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Parents and Authors On How Scholastic Treats Books About Children of Color

Parents and authors are coming forward to blow the whistle on how Scholastic treats books about children of color with its diversity option for book fairs. Beginning in late September, several social media users came forward to allege that Scholastic was allowing schools to opt out of providing diverse books at their annual book fairs. Scholastic holds an estimated 120,000 book fairs across the United States annually, sending books to schools to expose kids to new reading material and further foster their interest in reading.

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However, while claiming its book fairs are supposed to open kids to new ideas and give them the freedom to choose what they want to read, Scholastic is simultaneously censoring diverse books from schools. Several librarians reiterated that they were explicitly asked “if” they wanted a case with diverse books at their school’s book fairs. The major publisher separated a significant portion of its diverse books from the rest of its book fair collection and put them in their own case. Meanwhile, a single librarian or school official would be given the authority to decide for the whole school if they wanted this case or not. If not, children who are BIPOC, LGBTQ+, refugees, immigrants, come from blended families, or have disabilities will most likely not see themselves reflected in the books available at their book fair.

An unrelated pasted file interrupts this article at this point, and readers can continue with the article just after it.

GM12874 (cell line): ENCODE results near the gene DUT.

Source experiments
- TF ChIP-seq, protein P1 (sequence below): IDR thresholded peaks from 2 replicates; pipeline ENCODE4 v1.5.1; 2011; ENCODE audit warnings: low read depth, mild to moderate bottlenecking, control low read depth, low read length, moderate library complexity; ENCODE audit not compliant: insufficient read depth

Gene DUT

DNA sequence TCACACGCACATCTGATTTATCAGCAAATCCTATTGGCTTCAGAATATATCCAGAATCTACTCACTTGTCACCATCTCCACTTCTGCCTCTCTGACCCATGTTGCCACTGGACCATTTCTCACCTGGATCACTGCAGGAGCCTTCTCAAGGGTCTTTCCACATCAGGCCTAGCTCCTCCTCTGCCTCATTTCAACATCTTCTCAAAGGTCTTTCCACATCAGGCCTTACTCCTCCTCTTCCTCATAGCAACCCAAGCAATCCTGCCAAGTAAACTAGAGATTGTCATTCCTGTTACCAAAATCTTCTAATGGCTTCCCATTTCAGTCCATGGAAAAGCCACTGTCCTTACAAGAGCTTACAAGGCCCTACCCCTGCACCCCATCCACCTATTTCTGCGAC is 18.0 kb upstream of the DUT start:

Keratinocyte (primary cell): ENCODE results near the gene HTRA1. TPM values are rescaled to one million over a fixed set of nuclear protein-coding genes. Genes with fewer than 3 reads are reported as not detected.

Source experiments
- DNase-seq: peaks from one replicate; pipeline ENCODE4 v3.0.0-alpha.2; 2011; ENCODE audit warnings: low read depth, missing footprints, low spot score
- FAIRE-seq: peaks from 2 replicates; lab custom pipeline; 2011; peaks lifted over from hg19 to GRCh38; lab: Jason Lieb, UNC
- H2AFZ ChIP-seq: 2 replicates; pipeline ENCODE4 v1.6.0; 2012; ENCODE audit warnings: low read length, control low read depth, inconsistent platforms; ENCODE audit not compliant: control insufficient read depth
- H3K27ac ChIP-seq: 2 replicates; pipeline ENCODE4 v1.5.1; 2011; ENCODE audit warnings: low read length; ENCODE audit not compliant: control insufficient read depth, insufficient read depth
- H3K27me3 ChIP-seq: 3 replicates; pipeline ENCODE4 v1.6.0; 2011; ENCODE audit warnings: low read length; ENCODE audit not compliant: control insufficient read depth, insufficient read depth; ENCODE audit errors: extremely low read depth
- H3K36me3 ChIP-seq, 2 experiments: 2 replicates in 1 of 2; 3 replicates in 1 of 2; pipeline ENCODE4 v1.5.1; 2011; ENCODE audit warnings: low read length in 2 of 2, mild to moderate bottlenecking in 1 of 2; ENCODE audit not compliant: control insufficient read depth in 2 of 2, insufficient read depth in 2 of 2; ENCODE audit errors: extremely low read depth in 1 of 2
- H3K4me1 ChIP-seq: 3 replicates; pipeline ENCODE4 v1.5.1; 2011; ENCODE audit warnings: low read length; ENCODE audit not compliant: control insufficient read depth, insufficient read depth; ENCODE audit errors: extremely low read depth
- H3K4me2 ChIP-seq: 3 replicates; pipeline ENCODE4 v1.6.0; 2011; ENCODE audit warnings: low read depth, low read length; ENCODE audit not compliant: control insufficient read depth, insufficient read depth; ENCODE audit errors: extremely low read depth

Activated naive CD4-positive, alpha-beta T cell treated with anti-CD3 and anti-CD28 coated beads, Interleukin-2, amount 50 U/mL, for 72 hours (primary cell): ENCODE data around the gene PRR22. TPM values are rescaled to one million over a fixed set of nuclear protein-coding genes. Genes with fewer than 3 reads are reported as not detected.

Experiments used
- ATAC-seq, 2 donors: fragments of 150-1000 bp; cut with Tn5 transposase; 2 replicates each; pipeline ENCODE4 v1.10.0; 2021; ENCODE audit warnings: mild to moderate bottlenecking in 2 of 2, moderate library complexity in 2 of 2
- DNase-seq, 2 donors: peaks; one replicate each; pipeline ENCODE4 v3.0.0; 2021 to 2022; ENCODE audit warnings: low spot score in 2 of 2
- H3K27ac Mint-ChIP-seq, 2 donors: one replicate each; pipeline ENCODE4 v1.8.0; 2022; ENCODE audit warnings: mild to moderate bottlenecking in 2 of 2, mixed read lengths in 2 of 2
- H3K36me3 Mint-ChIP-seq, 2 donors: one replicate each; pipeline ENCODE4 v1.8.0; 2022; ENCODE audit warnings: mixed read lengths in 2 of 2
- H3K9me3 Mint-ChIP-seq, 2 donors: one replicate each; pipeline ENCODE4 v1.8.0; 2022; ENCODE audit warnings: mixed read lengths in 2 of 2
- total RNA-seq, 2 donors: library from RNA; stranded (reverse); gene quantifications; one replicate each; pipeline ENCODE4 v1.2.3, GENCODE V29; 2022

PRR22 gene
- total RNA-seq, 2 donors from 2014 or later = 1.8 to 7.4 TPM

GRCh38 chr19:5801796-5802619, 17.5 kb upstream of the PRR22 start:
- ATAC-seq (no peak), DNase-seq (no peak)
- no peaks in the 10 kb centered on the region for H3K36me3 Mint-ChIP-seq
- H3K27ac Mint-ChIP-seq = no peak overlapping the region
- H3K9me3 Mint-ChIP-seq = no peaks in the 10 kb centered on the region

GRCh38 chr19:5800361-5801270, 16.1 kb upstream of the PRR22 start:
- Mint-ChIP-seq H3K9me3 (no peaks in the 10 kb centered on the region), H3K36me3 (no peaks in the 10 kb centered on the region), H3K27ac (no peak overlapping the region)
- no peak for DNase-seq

Scholastic is clearly bowing to the right-wing agenda as conservative parents and politicians have been waging a war on books. The recent unprecedented rise in book challenges that the United States has faced has significantly impacted diverse books, as conservatives target any book that isn’t about heterosexual white Americans. With Scholastic boasting the power and resources to combat these book-banners, it was especially shocking to hear the allegations that it was contributing to book censorship in schools instead. However, parents and authors are coming forward to confirm that the allegations are true.

Parents and authors reveal how Scholastic is hiding its diverse books